Americans may become accustomed to the political turmoil swirling around President Donald Trump, but it remains an open question whether that turmoil will ultimately help or hurt Trump and his Republican allies, especially in an election year.
Last week, it was Trump's firing of Secretary of State Rex Tillerson and an apparent Democratic victory in a special congressional election in Pennsylvania — a sign of a possible wave in the November midterm elections.
This week, it was a series of presidential tweets criticizing the Russia probe, followed by a controversial Trump statement of congratulations for newly re-elected Russian President Vladimir Putin. Trump also added former U.S. attorney Joseph diGenova to his legal team. DiGenova has alleged that elements of the FBI and the Department of Justice have been out to frame Trump in connection with the Russia probe.
Trump ignored shouted questions Tuesday from reporters at the White House who asked whether he wanted to fire special counsel Robert Mueller, who is leading the Russia probe.
Earlier, House Speaker Paul Ryan, a Wisconsin Republican, told reporters at the Capitol that he had received "assurances" that firing Mueller was "not even under consideration."
The latest back and forth over the Mueller investigation came after several days of presidential tweets complaining about the probe, including one blasting it as a "total WITCH HUNT with massive conflicts of interest."
The tweets sparked new fears that Trump might try to have Mueller fired. Some Republicans warned that an attempt to fire Mueller could put Trump's presidency in jeopardy.
"I think anything directed at firing Mr. Mueller blows up the whole town, and that becomes the end of governing and the presidency as we know it," cautioned Republican Senator Lindsey Graham of South Carolina.
WATCH: Amid Political Turmoil, Republicans Warn Trump Not to Fire Mueller
The renewed focus on the Russia probe came in the wake of last week's firing of Tillerson. That, in turn, raised the prospect of more administration changes.
"There will always be change, and I think you want to see change. And I want to also see different ideas," Trump told reporters at the White House.
Trump's allies see Cabinet and staff changes as a sign that he is feeling more in control at the White House.
"You know, what I think the president is realizing is that after 15 months in office, he is more comfortable," Republican Chris Christie, the former governor of New Jersey, told ABC's Good Morning America.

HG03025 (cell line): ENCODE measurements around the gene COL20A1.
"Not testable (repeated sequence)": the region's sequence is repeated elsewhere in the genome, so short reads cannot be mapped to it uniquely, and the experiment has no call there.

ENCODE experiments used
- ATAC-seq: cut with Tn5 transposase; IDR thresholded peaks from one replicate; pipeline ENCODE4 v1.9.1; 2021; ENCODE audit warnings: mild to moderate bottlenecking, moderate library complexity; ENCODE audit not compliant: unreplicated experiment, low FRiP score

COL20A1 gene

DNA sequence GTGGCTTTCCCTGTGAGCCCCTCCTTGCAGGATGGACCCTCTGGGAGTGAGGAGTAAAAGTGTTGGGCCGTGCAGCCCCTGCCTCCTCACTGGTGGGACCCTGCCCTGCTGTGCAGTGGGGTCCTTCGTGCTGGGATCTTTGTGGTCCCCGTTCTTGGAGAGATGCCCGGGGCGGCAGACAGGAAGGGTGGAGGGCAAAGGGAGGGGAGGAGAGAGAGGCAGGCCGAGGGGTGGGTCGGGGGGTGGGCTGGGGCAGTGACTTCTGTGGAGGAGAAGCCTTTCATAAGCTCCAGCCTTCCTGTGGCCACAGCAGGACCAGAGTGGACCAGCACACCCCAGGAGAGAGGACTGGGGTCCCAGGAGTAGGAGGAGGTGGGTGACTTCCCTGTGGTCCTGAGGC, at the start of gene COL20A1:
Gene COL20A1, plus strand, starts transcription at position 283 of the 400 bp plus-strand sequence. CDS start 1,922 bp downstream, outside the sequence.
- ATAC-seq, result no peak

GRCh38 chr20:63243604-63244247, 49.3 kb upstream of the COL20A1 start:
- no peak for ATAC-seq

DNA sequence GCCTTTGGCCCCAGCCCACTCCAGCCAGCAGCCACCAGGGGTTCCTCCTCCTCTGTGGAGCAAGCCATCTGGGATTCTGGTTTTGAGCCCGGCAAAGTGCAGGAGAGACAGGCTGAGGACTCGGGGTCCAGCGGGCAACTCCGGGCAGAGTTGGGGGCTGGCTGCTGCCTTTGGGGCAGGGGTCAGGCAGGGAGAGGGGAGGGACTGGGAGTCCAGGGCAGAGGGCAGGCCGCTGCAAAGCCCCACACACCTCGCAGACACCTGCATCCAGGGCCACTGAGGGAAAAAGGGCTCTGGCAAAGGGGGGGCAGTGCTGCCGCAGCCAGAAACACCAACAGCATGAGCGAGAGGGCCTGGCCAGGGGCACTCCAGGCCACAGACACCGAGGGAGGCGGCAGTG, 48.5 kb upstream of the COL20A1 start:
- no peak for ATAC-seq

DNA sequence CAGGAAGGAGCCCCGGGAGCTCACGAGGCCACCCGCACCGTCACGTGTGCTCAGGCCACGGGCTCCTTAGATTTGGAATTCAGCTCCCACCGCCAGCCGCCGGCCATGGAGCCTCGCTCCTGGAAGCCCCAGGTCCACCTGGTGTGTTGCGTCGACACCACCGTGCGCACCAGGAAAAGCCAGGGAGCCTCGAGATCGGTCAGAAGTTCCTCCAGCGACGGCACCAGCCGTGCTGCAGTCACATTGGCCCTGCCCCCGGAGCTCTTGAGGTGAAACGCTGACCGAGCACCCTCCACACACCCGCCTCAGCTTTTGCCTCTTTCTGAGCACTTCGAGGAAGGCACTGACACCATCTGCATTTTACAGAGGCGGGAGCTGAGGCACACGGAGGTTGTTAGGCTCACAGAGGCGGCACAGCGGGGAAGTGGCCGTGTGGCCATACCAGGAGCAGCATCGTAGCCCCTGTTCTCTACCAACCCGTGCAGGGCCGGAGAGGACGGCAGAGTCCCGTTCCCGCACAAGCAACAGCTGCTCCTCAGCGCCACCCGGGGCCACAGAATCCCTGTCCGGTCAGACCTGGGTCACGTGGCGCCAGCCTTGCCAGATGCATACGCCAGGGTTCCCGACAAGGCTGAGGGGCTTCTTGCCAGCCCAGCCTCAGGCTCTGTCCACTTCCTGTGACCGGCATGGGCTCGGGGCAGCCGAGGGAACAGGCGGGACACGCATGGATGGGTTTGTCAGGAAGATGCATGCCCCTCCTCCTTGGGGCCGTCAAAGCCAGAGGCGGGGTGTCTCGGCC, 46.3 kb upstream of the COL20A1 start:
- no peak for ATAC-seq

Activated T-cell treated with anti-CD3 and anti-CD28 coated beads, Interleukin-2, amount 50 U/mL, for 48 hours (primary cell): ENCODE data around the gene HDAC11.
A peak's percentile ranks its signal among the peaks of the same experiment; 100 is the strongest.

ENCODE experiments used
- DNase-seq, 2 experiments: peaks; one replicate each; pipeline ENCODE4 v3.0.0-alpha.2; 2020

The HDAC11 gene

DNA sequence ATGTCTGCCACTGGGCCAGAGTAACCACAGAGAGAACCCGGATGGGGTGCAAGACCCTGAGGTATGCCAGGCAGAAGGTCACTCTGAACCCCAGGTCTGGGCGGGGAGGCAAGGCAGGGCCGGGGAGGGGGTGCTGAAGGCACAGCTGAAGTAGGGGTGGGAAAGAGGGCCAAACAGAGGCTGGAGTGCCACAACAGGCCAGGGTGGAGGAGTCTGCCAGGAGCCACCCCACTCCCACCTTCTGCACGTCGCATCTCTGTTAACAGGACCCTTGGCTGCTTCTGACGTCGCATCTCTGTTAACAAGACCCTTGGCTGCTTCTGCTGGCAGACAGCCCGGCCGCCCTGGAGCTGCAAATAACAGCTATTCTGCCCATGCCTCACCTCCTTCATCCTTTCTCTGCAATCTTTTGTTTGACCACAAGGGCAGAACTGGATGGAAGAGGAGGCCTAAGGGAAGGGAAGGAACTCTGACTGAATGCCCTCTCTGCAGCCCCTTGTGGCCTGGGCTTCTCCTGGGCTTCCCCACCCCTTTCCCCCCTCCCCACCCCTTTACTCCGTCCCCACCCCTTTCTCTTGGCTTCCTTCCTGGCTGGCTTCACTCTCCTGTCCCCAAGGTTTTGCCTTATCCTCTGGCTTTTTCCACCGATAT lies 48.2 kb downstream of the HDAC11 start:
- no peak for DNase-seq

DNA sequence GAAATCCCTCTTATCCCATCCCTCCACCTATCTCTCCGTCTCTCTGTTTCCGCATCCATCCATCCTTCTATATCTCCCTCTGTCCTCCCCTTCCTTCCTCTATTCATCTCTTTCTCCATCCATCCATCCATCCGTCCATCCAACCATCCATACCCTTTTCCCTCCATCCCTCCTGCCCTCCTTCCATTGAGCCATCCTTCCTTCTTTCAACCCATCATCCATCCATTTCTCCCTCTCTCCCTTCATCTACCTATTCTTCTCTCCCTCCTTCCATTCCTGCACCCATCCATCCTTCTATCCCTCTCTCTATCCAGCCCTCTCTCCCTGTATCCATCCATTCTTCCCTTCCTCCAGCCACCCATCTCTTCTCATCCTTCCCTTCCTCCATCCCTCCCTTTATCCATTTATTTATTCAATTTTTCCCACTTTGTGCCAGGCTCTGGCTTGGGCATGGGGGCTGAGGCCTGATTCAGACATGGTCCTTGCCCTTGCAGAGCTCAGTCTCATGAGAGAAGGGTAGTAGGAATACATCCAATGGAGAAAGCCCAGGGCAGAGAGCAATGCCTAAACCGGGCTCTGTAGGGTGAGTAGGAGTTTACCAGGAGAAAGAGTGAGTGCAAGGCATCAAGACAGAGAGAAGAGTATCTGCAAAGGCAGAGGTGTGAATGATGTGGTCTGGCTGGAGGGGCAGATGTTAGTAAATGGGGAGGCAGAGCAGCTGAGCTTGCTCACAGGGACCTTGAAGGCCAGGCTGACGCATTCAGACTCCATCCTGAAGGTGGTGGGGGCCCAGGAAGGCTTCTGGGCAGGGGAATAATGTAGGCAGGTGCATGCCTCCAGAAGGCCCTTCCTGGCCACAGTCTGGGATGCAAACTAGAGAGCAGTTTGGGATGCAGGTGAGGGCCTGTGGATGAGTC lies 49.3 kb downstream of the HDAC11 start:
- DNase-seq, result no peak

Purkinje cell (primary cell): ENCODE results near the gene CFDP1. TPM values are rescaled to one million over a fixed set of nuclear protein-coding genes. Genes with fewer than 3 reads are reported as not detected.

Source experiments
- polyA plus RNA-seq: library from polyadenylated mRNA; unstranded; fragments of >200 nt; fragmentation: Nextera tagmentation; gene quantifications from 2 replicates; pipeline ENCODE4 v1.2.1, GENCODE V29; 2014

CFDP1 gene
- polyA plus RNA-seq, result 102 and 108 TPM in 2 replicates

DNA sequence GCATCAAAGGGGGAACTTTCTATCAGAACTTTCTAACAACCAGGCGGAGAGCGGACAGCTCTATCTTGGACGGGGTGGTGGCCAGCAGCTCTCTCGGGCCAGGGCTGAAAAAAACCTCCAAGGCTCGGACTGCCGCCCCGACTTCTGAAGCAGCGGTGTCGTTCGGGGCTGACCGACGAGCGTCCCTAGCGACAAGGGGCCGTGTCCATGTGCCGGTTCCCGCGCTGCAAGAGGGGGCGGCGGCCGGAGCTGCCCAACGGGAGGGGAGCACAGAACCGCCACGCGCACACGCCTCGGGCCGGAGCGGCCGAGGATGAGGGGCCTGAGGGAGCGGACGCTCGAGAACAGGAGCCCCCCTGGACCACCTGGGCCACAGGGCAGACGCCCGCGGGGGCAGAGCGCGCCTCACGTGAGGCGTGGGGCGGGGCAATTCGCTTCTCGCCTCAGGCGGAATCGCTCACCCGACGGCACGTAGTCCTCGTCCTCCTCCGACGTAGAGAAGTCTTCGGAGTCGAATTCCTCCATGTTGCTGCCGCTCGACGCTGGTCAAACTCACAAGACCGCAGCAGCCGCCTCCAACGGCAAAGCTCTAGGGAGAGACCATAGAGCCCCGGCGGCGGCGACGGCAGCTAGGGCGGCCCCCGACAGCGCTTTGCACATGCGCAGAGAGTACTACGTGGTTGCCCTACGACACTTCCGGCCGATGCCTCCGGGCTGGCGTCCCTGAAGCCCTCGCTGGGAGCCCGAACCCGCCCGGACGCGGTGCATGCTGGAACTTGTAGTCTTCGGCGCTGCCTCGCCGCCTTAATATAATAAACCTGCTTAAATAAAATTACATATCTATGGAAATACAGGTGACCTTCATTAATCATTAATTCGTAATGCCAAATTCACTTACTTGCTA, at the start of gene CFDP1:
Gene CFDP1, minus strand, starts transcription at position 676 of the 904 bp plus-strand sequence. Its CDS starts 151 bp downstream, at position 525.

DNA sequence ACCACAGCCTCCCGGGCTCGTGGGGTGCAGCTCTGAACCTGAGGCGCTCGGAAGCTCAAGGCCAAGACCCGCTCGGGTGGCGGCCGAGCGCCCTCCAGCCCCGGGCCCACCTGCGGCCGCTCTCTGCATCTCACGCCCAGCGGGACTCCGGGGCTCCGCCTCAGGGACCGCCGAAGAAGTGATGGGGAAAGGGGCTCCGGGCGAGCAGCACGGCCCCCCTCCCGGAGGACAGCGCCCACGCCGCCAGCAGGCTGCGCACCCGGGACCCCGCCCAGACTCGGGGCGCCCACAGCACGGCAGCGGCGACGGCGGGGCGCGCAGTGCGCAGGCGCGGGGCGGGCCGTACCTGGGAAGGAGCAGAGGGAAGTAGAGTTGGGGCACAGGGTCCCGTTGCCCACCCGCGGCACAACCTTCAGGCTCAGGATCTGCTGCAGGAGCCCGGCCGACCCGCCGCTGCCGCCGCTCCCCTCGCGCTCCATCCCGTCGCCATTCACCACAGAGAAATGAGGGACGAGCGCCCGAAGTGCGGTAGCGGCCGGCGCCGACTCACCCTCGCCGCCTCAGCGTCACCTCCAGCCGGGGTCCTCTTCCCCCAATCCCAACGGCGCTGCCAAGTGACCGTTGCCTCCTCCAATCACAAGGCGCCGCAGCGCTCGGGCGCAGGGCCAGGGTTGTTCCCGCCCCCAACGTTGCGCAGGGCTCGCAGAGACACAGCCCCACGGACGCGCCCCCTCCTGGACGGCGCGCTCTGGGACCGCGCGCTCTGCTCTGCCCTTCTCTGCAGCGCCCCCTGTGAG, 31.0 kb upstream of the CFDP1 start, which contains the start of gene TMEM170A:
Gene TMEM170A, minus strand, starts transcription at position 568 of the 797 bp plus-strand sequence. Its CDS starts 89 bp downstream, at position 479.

But Trump's critics see the turnover as the latest indication of endless turmoil.
"Americans just don't like chaos," said Ken Gude of the Center for American Progress.
Gude acknowledged that Americans elected Trump to "shake things up." But he said that so far, the drawbacks have outweighed the benefits.
"Actually, just being a chaotic leader where people are leaving left, right and center, and there seems to be no driving theory behind who stays and who goes — that is the kind of thing that the American people will probably not like."
University of Virginia political scientist Larry Sabato also saw the recent moves as evidence of the president asserting his leadership.
"It signifies to me that Donald Trump believes that he can run the whole shebang, and that he can do it from Twitter," Sabato said via Skype, "whether it is declaring new policy, or arranging for the firing of a secretary of state, or any number of other things."
Another warning sign on the political horizon for Trump and Republicans was last week's apparent Democratic victory in a special congressional election in Pennsylvania, a district Trump won by 19 percent in 2016.
That has sparked hopes among Democratic leaders of a wave election in November that could strip Republicans of their congressional majorities.
"I feel pretty confident that we are going to win. We are going to win big. We are going to win a lot of seats. And that is going to be good for the American people," said House Democratic leader Nancy Pelosi of California.
Many analysts see the midterms shaping up as a referendum on Trump.
"I expect that the midterm elections are going to be a bloodbath for Republicans," said Jim Kessler of Third Way, a centrist Democrat group. "I really think it is going to be bad."
Republicans fear that Trump's historically low approval ratings, still hovering near 40 percent, will pull down GOP candidates in November and boost Democratic turnout.
"Well, the president is now at about a 41 percent job approval rating.That is not very good," said John Fortier of the Bipartisan Policy Center in Washington.
But Fortier argued there is still time for Trump to improve his political standing before November.
"If he were able to up that [his approval], with the economy being a little better, maybe it will get better as we get closer to the summer," he said. "Those would be things that would help the president's party."
The political stakes in this year's midterm elections are huge. If Democrats win back a majority in either the House or the Senate, or both, they would have the means to block much of Trump's legislative agenda in the two years leading up to the 2020 presidential election.